Plague of Boils â 6 â Exodus 9:8-12
This was a skin disease that was brought about when Moses and Aaron spread the ashes from a furnace into the air. Not even the Pharaoh's magicians could come before him because of the boils upon their skin. The Bible says that it was not limited to only the people, but the beasts of Egypt as well (these would be animals other than the cattle-which were already dead).
Plague of Hail â 7 â Exodus 9:13-35
Moses stretched his hands toward the sky and brought on hail. The hail was unlike any they had experienced before. The hail was mixed with fire. The people were not doomed to suffer this plague. It was made clear that anyone outside during the storm would be punished, but if they would go inside and take any animals in with them, then they would be spared the harshness of the storm. The storm destroyed many crops as well as people and animals in the fields. The land of Goshen was again spared the punishment.
Plague of Locusts â 8 â Exodus 10:1-20
Moses came to Pharaoh once again, but he refused to let the children of Israel free, not even at the request of his servants who were ready to be done with the plagues (Exodus 10:7). Pharaoh did consent to let the men of Israel go, but not the women and children. Moses raised his rod over Egypt and brought on a strong east wind for a day. After the wind came the plague of locusts. These are what we call grasshoppers today which came in and ate the rest of the crops and trees which were not destroyed by the hail in the previous plague.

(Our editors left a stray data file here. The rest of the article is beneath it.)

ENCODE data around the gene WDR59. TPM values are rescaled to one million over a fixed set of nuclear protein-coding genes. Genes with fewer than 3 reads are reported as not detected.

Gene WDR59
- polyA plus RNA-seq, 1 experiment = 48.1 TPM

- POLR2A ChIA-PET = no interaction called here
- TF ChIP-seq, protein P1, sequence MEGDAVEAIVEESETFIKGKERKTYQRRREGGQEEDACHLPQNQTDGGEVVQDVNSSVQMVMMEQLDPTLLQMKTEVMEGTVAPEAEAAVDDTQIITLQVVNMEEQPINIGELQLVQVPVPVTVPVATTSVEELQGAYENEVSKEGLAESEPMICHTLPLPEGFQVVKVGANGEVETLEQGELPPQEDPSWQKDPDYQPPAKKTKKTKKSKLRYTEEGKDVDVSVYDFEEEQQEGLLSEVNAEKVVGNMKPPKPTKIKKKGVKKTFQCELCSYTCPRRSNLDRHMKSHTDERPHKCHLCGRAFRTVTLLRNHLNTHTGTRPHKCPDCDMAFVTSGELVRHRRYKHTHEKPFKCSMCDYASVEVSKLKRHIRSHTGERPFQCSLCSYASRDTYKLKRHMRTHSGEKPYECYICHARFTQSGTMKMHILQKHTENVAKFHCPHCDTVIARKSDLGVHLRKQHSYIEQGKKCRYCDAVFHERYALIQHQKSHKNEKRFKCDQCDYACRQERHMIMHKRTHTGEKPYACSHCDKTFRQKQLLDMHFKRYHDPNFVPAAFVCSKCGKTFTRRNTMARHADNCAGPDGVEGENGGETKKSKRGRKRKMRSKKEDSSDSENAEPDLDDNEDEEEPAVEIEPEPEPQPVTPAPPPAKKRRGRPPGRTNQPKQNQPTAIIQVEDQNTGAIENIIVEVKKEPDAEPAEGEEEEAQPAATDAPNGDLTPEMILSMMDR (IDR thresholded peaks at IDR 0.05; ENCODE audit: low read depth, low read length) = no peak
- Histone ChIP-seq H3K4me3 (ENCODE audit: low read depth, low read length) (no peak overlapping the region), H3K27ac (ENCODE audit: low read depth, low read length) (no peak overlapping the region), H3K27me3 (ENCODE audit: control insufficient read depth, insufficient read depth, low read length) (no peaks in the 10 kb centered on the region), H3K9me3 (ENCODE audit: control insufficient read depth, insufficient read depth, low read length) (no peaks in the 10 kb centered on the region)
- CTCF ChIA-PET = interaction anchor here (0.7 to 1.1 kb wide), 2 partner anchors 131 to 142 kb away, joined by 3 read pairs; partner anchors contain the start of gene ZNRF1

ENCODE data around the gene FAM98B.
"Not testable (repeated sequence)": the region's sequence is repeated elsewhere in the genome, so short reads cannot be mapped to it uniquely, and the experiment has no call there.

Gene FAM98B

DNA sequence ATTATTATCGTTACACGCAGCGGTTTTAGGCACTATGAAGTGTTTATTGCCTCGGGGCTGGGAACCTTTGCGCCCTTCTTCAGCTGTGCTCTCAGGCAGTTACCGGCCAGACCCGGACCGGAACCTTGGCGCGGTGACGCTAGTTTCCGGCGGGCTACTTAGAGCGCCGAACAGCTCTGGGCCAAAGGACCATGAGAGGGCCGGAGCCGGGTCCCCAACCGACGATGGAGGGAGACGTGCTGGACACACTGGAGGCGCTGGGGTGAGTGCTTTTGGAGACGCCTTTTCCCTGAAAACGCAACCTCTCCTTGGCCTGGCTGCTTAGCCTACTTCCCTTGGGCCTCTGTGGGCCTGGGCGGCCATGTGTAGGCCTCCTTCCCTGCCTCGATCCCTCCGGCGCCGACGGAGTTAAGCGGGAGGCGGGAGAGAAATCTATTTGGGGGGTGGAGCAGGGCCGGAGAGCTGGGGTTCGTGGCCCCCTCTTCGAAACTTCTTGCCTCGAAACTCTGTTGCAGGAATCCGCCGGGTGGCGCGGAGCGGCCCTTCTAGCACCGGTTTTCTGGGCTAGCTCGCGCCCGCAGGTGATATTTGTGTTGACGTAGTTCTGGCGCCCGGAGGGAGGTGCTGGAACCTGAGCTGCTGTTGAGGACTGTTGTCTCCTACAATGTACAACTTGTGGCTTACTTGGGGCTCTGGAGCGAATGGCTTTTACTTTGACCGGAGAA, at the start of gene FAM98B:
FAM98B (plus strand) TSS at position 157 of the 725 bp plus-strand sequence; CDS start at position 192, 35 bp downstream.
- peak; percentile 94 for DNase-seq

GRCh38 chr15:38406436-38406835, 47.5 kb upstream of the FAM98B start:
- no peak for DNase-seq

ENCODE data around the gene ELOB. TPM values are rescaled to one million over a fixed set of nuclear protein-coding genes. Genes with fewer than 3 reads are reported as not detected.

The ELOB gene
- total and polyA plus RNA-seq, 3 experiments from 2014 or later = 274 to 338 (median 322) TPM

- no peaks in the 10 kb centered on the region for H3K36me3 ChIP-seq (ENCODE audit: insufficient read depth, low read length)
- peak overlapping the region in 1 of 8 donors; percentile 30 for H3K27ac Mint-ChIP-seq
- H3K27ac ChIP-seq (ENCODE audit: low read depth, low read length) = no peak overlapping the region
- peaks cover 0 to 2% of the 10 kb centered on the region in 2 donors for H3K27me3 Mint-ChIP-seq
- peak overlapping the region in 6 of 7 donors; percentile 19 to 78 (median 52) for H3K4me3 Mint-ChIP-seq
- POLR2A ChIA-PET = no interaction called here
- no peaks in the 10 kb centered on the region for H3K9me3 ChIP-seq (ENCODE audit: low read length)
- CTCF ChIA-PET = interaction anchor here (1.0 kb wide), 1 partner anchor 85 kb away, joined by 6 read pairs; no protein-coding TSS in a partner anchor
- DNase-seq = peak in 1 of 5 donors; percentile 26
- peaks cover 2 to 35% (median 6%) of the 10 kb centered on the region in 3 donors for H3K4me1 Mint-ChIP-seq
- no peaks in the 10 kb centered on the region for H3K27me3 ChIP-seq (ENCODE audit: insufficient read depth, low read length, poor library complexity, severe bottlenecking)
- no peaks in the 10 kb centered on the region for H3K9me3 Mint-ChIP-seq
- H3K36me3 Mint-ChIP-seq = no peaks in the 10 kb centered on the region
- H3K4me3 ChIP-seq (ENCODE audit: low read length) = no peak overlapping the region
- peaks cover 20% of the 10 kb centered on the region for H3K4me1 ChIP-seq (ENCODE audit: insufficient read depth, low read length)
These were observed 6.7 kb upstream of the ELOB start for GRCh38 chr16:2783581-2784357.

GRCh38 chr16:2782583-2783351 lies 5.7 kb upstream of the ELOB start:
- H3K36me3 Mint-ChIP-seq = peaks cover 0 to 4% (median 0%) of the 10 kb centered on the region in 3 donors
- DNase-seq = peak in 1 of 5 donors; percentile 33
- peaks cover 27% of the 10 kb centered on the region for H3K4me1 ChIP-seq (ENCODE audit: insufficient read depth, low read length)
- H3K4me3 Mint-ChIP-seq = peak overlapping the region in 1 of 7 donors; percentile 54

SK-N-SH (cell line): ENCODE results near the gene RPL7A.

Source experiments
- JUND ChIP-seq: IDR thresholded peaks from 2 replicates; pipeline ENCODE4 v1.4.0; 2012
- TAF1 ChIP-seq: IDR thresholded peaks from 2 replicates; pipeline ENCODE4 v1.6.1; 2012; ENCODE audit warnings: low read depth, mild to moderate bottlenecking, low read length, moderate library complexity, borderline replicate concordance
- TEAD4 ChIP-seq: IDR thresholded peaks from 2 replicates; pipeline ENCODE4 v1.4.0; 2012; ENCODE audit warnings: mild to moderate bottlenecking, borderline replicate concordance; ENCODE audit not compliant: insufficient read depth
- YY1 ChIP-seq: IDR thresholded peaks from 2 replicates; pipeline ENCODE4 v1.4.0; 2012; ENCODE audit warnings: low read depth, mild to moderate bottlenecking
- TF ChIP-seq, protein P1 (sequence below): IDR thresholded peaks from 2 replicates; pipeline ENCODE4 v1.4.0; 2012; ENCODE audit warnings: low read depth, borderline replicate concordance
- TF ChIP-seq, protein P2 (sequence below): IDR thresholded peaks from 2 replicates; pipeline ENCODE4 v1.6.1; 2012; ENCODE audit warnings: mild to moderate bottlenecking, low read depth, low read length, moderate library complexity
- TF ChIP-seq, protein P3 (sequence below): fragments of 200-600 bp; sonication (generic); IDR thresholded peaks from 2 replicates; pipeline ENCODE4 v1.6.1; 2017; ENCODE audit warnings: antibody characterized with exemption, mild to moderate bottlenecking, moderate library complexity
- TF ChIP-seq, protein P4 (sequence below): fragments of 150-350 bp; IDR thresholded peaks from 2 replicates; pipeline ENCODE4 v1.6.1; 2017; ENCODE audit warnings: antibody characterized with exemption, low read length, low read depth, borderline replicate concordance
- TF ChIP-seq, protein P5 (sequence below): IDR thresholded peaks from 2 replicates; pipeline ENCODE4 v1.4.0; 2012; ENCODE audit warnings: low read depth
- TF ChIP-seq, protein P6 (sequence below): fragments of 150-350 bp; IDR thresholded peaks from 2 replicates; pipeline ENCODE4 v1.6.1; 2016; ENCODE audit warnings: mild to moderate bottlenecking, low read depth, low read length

Plague of Darkness â 9 â Exodus 10:21-29
This was a plague of darkness described as being so dark that it could be felt (Exodus 10:21). The darkness lasted three days. However the Israelites had light in their houses. After a time Pharaoh requested an end to the plague by offering to let the Israelites go, but they would have to leave their cattle. Moses refused to accept the offer, but left saying that by the time the Israelites left Egypt then Pharaoh would be giving stuff to Israel.
Plague of the Death of the Firstborn â 10 â Exodus 11:1-12:36
The tenth and final plague was the death of the firstborn of all the people and animals. This was a plague on the Israelites and the Egyptians. The plague consisted of the firstborn being killed on a certain night. To avoid the punishment the people would kill a sacrificial lamb (sheep or goat) and paint the door posts of the house with the blood of the lamb. When the Lord passed through the land, He would not kill the firstborn of the houses that had shown their trust in His provision of salvation.
Pharaoh's son was killed as well as many children of the Egyptians. They feared themselves to be the next to be killed and gave all they could to get the Israelites out of their land.
Results of the Ten Plagues
The Israelites were not only allowed to leave the land of Egypt, but were commanded by Pharaoh to do so (Exodus 12:31). The Bible says that there were 600,000 men, besides children, who left that night (Exodus 12:37). They left enriched by the Egyptians (Exodus 12:33, 36). This ended 430 years of the Children of Israel living in the land of Egypt (Exodus 12:40, 41).